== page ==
Sunday, June 20, 2010

How do you judge a situation?

Often times, it's easy to judge a situation simply at face value, without knowing all the details. Some things are deemed to be "just wrong". One of these situations could be said to be the regular fraternization between someone in their early- to mid-twenties and a late 30's, early 40-year old. Or worse, an early to mid-30 year old hanging out with 15 - 20 year olds.

But before you begin to rant about how wrong it is, and demand, "what could he/she see in them," consider this. Although someone may appear "normal", they could be suffering from delayed development. My older brother, Joe, (name changed for privacy's sake), is one such person.

Many people are familiar with the terms hypo- and hyper-thyroid. Hypo means that the thyroid is producing less hormones, at a slower rate. Hyper means the opposite, and the thyroid produces too much hormones. Tragically, my brother was nearly 4 before doctors diagnosed that his thyroid wasn't working at all!

The University of Maryland Medical Centre's website states, "Infants born with permanent congenital (inborn) hypothyroidism need to receive treatment as soon as possible after birth to prevent mental retardation, stunted growth, and other aspects of abnormal development (a syndrome referred to as cretinism). Untreated infants can lose up to three to five IQ points per month during the first year. An early start of lifelong treatment avoids or minimizes this damage." Click here to read more.

Although my brother has been on medical treatment since he was diagnosed, he does not mentally mature at the same rate as most other folks. He does physically mature normally though. This wasn't really a problem, when we were younger. But as we celebrated birthdays, and moved from elementary into high school, Joe began to have problems associating with kids his own age. When he hit his 20's, he was just beginning to relate to the grade 8 level and felt most socially comfortable with 13 - 15 year olds. Of course parents were concerned, so were ours and later, me. 

By the time Joe was 30 years old, people began to express disapproval about his attendance at the church youth group and fraternization with a by-now much younger age group. He had begun to relate to people in their late teens, but had crossed that invisible generation-gap line. Teenagers no longer saw him as the cool 20's something that found them interesting, now he was just an 'old' 30-something and kind of creepy.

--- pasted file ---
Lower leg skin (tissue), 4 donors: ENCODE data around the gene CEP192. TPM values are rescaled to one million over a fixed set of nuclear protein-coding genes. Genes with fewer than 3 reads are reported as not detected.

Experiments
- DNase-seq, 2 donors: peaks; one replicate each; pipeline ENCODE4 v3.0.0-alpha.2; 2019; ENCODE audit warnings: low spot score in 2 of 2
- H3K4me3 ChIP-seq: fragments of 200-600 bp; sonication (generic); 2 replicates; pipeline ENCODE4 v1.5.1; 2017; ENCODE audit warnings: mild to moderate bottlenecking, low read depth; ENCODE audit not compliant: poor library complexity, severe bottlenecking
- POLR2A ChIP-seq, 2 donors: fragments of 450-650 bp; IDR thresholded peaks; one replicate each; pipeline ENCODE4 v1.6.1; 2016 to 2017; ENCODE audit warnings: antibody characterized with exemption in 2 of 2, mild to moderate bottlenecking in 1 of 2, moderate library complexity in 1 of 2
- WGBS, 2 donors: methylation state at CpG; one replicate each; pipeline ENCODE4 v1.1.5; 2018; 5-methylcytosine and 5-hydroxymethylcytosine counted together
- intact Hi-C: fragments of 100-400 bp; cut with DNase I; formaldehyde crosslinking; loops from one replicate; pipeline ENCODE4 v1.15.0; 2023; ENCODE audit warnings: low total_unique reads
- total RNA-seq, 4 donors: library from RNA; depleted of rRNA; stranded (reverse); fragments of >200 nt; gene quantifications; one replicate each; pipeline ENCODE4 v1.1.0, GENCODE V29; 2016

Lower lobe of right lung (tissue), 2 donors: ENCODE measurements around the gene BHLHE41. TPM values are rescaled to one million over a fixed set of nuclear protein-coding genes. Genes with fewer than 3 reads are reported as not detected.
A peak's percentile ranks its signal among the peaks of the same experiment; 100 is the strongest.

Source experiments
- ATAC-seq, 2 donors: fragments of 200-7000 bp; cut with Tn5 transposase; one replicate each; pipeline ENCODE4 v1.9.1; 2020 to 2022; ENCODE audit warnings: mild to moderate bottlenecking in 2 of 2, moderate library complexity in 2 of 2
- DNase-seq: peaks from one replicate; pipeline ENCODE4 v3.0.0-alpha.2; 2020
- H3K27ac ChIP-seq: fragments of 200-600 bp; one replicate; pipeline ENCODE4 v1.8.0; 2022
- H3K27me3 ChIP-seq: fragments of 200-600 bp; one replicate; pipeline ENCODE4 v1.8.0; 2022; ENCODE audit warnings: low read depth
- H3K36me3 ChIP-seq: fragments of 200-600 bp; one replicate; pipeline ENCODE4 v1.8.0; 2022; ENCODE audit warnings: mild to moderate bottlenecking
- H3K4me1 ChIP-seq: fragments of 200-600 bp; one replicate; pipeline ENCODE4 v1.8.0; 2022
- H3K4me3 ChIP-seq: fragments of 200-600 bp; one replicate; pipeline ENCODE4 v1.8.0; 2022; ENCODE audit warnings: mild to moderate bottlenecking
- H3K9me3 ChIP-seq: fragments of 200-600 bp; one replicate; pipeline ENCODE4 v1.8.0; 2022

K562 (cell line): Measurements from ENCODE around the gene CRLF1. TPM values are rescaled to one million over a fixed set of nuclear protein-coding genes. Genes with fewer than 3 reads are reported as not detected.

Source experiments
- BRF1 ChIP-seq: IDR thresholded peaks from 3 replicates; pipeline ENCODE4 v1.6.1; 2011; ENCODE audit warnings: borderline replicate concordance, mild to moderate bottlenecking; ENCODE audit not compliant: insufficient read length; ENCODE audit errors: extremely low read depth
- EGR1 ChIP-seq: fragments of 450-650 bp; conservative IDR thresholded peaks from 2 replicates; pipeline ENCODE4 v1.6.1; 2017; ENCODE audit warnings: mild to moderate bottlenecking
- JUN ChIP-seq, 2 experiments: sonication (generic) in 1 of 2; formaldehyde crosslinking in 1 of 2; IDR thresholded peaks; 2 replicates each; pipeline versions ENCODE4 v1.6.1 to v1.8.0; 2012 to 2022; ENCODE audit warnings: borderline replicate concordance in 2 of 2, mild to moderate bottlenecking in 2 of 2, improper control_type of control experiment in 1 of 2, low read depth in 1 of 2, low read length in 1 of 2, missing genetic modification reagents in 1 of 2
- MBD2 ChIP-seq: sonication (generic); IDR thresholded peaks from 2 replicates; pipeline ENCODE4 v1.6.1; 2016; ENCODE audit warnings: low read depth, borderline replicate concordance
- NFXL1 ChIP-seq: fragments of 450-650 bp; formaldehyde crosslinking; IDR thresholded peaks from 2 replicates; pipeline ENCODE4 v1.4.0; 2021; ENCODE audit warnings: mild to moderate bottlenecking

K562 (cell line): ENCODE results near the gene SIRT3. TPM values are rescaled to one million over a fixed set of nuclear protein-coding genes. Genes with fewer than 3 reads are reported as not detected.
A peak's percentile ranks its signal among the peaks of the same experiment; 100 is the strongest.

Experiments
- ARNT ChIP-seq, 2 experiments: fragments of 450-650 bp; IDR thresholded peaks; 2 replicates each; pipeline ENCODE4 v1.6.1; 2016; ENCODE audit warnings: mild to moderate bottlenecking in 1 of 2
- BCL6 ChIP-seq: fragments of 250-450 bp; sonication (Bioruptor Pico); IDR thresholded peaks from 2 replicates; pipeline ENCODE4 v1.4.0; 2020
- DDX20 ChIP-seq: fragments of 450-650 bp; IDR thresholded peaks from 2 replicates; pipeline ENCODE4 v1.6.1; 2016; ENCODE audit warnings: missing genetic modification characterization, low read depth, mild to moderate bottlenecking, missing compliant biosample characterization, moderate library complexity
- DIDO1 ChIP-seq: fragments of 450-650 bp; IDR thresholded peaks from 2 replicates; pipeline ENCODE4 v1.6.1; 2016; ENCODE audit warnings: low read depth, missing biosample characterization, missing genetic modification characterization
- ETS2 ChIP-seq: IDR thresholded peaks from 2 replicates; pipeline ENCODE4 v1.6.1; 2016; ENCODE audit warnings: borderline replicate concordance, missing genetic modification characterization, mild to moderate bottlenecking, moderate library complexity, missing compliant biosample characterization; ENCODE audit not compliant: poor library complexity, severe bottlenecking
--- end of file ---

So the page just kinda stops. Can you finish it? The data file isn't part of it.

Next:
Once again ostracized by the age group he most related to, the heavy drinking that had started in his 20's worsened and it wasn't long before the drugs showed up. Over the next decade, Joe spiralled slowly down, picking up speed in his late 30's until finally crashing into the reality he was a cocaine addict. 

It's only been a year since he hit bottom, and while he's fought to overcome the drug's pull, Joe has yet to admit that alcohol is another problem that is preventing him from successfully beating his addiction. He's desperately lonely, but recognizes that he's not likely to attract a romantic relationship. Joe would be happy just finding a group of friends he can hang out with and feel accepted. 

Fortunately, Joe has rediscovered his relationship with God and, through regular attendance at a church has found a group of people who have reached out to him. I believe as he continues to age and inevitably mature, he will eventually find the acceptance he has been so far denied . The gap of maturity shall lessen again and I pray that he will better relate to a closer age group.

So, as I began this post, I encourage everyone not to jump to conclusions about a situation of an older individual hanging out with younger age groups. Unless you know the individual, you shouldn't judge. That is not to say you shouldn't be cautious about investigating such a person if one suddenly begins to hang out with your younger sibling/child/friend, etc. But just don't judge a book by it's cover without at least reading the inside flap.

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